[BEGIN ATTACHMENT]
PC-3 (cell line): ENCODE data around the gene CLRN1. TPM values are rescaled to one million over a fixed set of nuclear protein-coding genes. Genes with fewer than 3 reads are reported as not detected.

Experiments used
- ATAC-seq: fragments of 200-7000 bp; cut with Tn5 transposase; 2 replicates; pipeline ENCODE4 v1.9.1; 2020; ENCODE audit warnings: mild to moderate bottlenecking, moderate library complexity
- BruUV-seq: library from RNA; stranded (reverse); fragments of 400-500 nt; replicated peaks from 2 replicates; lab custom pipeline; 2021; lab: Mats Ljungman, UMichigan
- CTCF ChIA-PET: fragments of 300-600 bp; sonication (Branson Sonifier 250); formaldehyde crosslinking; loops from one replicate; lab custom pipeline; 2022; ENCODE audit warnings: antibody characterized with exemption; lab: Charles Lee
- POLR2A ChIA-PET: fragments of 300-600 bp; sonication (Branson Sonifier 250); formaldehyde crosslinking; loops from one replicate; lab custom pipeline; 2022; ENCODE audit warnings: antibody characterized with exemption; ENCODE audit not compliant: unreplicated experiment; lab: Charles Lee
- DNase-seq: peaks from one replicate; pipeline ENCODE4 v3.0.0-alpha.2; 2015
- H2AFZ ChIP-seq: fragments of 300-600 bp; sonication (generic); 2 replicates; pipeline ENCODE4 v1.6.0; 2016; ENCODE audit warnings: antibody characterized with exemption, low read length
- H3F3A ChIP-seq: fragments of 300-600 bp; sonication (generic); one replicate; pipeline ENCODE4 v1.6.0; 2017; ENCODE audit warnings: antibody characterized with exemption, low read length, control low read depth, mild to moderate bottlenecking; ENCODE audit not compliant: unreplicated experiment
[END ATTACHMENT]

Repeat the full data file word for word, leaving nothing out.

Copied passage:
PC-3 (cell line): ENCODE data around the gene CLRN1. TPM values are rescaled to one million over a fixed set of nuclear protein-coding genes. Genes with fewer than 3 reads are reported as not detected.

Experiments used
- ATAC-seq: fragments of 200-7000 bp; cut with Tn5 transposase; 2 replicates; pipeline ENCODE4 v1.9.1; 2020; ENCODE audit warnings: mild to moderate bottlenecking, moderate library complexity
- BruUV-seq: library from RNA; stranded (reverse); fragments of 400-500 nt; replicated peaks from 2 replicates; lab custom pipeline; 2021; lab: Mats Ljungman, UMichigan
- CTCF ChIA-PET: fragments of 300-600 bp; sonication (Branson Sonifier 250); formaldehyde crosslinking; loops from one replicate; lab custom pipeline; 2022; ENCODE audit warnings: antibody characterized with exemption; lab: Charles Lee
- POLR2A ChIA-PET: fragments of 300-600 bp; sonication (Branson Sonifier 250); formaldehyde crosslinking; loops from one replicate; lab custom pipeline; 2022; ENCODE audit warnings: antibody characterized with exemption; ENCODE audit not compliant: unreplicated experiment; lab: Charles Lee
- DNase-seq: peaks from one replicate; pipeline ENCODE4 v3.0.0-alpha.2; 2015
- H2AFZ ChIP-seq: fragments of 300-600 bp; sonication (generic); 2 replicates; pipeline ENCODE4 v1.6.0; 2016; ENCODE audit warnings: antibody characterized with exemption, low read length
- H3F3A ChIP-seq: fragments of 300-600 bp; sonication (generic); one replicate; pipeline ENCODE4 v1.6.0; 2017; ENCODE audit warnings: antibody characterized with exemption, low read length, control low read depth, mild to moderate bottlenecking; ENCODE audit not compliant: unreplicated experiment